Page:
There is a great scene in the new Johnny Cash biopic
"Walk The Line" where a record producer asks Cash
an incredibly powerful question. "If you were dying in
the street, and you had the time to sing one last song
that would sum up your entire life, your feelings about
God, and Love, and all the world, what would you sing?"
And Cash drops his act, and actually sings from his soul.
And wins a record contract.
That's the key for all of us as artists, to live each day as if
it is our last, and to find a way to pour into each and every
work of our art the essence of our lives. What else do we have
to put in our work? Our education? What we've read? What has
gone before? All that is well and good, but each and every one of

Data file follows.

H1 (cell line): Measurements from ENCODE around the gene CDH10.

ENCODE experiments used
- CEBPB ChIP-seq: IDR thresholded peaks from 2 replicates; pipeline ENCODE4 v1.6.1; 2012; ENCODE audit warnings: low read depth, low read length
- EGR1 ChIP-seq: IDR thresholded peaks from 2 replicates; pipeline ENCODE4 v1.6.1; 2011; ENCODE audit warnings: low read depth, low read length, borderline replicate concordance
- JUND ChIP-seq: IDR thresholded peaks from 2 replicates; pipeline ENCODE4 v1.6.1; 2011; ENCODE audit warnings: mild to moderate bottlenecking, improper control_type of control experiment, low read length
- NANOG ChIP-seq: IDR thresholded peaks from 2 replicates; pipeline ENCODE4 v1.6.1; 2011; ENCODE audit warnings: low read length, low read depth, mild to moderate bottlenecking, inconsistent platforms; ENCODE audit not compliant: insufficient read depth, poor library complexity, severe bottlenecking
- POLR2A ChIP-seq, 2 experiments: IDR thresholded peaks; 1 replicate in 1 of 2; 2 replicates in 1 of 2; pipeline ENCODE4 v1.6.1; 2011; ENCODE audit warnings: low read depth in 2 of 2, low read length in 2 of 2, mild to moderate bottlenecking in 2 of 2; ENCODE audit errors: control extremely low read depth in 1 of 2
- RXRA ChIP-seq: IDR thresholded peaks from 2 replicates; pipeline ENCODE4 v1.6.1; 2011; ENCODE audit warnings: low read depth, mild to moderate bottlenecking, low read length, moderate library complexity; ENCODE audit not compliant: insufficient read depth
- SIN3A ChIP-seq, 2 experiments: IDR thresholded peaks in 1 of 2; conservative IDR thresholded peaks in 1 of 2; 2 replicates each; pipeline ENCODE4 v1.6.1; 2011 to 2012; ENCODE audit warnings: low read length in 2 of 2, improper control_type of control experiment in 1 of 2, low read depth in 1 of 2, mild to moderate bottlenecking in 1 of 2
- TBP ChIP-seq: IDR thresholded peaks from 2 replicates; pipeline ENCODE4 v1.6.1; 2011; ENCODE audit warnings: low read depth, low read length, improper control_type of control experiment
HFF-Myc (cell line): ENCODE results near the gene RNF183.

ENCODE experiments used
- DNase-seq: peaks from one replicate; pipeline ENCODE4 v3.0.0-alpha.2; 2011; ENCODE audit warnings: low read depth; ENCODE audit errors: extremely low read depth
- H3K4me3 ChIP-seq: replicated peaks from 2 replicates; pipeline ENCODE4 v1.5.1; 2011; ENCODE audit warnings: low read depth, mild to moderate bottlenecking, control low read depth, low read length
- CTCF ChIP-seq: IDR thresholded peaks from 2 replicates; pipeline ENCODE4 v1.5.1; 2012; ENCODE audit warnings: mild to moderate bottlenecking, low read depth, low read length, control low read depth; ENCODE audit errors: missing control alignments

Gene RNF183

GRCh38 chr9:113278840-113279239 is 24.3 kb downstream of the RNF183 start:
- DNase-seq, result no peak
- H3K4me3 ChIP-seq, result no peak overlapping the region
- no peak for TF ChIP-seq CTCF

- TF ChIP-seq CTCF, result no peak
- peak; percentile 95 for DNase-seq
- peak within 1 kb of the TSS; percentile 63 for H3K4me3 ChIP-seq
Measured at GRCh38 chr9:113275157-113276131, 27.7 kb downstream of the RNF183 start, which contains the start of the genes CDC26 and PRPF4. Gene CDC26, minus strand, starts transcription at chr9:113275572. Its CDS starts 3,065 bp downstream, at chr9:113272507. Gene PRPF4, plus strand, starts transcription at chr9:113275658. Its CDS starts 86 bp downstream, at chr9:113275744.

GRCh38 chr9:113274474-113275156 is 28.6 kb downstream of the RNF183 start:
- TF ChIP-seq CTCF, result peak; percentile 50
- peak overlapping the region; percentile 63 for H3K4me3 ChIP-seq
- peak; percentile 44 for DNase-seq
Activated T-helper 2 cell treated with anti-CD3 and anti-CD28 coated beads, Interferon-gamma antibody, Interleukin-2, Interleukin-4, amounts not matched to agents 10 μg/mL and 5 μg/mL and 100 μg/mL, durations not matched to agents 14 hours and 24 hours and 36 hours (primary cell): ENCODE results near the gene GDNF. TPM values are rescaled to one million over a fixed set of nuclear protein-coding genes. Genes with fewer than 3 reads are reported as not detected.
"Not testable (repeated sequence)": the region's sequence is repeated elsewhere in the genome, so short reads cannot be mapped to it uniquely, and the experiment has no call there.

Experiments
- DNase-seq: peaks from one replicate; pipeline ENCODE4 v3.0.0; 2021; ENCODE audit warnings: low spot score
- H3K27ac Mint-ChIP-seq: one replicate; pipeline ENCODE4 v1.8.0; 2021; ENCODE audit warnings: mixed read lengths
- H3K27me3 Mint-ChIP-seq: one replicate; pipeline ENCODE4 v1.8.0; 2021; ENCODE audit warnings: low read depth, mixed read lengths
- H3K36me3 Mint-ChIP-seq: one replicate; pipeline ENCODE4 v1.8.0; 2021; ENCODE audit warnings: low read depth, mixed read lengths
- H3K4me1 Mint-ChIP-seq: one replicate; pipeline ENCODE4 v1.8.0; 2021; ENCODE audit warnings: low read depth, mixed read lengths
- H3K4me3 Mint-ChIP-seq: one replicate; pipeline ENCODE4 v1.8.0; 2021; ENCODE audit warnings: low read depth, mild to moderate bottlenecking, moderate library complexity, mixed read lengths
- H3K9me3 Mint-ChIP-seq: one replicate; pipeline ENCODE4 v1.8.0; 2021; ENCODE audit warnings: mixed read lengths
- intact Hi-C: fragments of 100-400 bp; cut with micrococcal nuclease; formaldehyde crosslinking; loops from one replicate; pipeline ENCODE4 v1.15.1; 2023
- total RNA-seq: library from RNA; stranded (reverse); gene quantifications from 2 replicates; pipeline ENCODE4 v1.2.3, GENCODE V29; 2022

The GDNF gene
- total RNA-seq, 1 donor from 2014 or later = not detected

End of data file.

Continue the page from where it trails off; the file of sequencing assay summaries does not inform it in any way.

you has a unique contribution to make, and unless you learn
to tap it, you will never hit your heights.
Yes, it can be embarassing to be so revelatory, but such honesty
is the key to greatness. The most important point in my
career came when I realized that I was avoiding
speaking my feelings about race and sex and power in
America. While possessed of no urge to strike out in
anger, I felt I was being cowardly not to address
the very pains that had damned near crippled me as
a child. I wanted to create a bridge to the future, and to
do that, I had to process my own anxiety and damage, and
offer it to readers without overwhelming them with it. The result was
"Lion's Blood," to this day my most popular and successful novel.
I believe that each and every one of you has a similar nugget of
honest pain or love to offer the world. Start digging!
Thursday, December 08, 2005
Posted by Steven Barnes at 9:17 AM